Caleb Rogers
“Save Your Money” is Good Advice but There’s so Much


Being frugal with your tech upgrades is the way to go

Here’s how I saved money on my recent tech upgrades and how you can, too.

The first step is to ask yourself, “What do I really need?”

It’s tempting to want all the things, and even to say that you need all the things. The latest and greatest computer components are featured in blog posts, review articles, and YouTube videos created by people with millions of subscribers. These new CPUs, GPUs, memory, ultra-fast solid-state drives, and huge 4K HDR 8K blah blah blah whatever piece of hardware will solve all your problems and make your life awesome!

But will it?

What about your phone? How new is it, and are you currently on a payment plan that you have to pay off before it’s truly yours?

I get it…I’m still paying off my iPhone X I acquired almost two years ago. I got an interest-free loan from Verizon, so it’s the same as saving up to purchase it with cash except you have the phone to use now. The downside is that I have a bill for it every month.

What about when it’s paid off? Should I turn right around and repeat the process with a shiny new XS… or XI or X Super Plus Plus that comes out next?

Ask yourself what you want your tech hardware to do.

Take my phone, for example. It’s an iPhone X with 256GB of storage, and I’ve had a case on it since day one. The screen has a few micro-scratches on it from normal pocket wear over time, but I can’t even see them unless I hold the turned-off screen up to the light at certain angles. I’ve never run out of storage space, and it’s plenty fast for everything I do (standard reading, typing, video watching, game playing, spouse arguing stuff).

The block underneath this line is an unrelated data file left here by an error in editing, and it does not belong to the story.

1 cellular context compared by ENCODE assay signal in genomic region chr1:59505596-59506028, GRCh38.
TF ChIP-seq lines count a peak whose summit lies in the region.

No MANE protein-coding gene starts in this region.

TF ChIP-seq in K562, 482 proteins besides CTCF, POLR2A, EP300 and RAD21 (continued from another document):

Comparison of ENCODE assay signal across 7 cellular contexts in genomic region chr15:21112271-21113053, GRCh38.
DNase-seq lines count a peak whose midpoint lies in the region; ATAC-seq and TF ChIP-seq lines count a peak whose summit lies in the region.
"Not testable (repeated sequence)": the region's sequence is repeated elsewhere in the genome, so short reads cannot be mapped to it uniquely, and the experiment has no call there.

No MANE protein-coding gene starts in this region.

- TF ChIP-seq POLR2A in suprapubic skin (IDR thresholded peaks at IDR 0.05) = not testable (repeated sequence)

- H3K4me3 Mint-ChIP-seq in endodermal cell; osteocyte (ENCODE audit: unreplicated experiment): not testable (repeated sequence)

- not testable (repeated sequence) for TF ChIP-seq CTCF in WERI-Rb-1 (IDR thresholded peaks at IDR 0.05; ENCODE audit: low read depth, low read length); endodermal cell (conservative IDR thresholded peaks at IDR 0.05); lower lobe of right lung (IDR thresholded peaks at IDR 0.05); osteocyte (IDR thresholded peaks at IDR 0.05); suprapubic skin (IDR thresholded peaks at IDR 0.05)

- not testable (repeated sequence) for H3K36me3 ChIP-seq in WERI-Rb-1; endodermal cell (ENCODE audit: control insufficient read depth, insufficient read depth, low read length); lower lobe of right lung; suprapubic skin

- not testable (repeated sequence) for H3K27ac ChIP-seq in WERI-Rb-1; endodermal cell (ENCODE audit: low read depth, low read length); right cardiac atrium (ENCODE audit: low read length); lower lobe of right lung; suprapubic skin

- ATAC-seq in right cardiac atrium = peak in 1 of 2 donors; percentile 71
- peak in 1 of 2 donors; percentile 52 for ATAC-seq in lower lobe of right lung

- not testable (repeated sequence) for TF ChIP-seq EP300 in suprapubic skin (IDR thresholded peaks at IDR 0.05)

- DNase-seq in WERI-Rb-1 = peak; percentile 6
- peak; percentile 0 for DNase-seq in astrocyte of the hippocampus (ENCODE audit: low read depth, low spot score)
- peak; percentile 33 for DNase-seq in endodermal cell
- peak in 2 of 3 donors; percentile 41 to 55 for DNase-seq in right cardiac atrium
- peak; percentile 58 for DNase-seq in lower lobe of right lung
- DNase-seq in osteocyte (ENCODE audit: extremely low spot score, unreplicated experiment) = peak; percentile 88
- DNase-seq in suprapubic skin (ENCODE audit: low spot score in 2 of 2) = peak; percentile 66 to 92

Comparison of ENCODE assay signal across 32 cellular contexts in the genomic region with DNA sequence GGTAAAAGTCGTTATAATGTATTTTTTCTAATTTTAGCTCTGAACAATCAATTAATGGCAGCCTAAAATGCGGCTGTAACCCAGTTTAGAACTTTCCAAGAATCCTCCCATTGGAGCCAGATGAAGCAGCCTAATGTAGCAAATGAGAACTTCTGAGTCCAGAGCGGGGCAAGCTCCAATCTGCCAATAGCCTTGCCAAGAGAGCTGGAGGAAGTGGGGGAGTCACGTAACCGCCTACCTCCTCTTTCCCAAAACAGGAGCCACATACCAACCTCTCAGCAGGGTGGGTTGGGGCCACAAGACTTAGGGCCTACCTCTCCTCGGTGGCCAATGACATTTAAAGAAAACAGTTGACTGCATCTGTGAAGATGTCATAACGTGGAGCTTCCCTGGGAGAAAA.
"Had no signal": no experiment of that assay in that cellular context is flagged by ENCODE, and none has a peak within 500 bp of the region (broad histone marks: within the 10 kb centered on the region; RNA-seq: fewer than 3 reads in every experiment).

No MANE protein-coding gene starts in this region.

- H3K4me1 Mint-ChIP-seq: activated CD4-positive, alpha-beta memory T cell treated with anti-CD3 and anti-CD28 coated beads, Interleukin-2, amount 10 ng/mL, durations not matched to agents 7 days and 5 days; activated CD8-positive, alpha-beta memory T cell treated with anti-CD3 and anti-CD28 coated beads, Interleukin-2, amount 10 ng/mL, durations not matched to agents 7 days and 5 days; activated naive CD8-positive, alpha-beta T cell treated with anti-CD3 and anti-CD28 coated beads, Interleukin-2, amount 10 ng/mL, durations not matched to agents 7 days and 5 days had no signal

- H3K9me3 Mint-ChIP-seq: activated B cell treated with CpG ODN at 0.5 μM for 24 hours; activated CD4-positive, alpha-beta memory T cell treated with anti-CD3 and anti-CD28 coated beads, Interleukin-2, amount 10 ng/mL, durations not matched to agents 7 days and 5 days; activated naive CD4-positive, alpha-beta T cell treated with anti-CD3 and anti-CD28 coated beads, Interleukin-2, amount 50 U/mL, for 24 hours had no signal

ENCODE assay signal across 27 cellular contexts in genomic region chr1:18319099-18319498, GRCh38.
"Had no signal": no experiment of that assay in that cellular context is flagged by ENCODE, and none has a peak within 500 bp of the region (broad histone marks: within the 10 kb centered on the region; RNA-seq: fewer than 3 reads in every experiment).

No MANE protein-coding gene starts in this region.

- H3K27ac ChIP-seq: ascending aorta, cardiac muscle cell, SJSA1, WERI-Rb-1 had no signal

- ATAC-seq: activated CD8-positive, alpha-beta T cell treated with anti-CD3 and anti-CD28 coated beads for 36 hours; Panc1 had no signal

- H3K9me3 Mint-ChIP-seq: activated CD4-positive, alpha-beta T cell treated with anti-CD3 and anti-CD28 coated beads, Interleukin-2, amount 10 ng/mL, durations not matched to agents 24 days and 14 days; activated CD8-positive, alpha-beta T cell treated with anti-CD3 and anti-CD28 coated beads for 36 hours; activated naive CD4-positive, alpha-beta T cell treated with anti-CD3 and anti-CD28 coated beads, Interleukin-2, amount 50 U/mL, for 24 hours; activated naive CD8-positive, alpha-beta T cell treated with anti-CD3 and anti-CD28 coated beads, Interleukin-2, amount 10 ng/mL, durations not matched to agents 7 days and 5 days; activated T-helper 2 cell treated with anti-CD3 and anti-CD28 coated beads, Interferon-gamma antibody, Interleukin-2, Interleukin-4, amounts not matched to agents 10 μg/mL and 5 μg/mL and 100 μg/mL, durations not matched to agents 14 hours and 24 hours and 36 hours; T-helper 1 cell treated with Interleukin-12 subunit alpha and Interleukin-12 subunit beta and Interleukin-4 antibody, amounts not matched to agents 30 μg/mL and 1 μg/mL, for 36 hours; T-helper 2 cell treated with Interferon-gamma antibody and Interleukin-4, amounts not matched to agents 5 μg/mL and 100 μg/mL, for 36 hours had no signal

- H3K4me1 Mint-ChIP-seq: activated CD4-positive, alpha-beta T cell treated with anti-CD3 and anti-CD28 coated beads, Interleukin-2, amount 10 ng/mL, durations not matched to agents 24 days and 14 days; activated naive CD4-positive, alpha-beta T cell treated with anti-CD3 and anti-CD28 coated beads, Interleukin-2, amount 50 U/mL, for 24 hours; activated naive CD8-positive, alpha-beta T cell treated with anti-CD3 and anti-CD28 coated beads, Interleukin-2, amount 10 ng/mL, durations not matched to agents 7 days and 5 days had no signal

There is no reason for me to upgrade my phone. It’s good. It gets the job done, so it stays. Once it’s paid off (in three months), I just won’t have that $47 bill to pay each month. Money in the bank.

And now to my recent desktop computer upgrades. This is where I could have spent a lot of money but didn’t. Feel free to use these techniques when it’s time to upgrade your computer to the latest and greatest gaming components.

First, some context. I build this computer back in early 2012. I got a nice Cooler Master HAF 922 case, AMD platform CPU and motherboard, a generation-behind video card because it was cheaper and got the job done, and then just some standard RAM, hard drive, and a mid-grade 600 watt power supply unit.

It was nothing special, but I could play games on it, and with some pretty good detail. After a few months, I upgraded my old 17 inch CRT monitor to a nice LG 21 inch 1600×900 LCD panel. This was when 1080p monitors were affordable, but hey, I got this one for $150 and it looked great. I used that monitor until just a few days before I started writing this in August 2019.

I had been shopping around Amazon and Costco, looking at 4K monitors because they are reasonably priced. Did I want to spend the money on one of those, or did I want to go with a 1440p widescreen, or maybe just a cheap 1080p monitor that would get the job done?

I wanted bigger and better, but I didn’t have to have the best and most expensive.

My brother recently upgraded his dual monitor setup and had one of his old ones just sitting around. He said it was, “Acting as a divider.” Dividing what besides dust on top of a cabinet, I don’t know.

I asked him if I could buy it from him. He said it was some old 1080p thing from 2008. Since I had purchased my 1600×900 screen in 2006, this was an upgrade. I offered $25 or whatever for it and he said to just take it.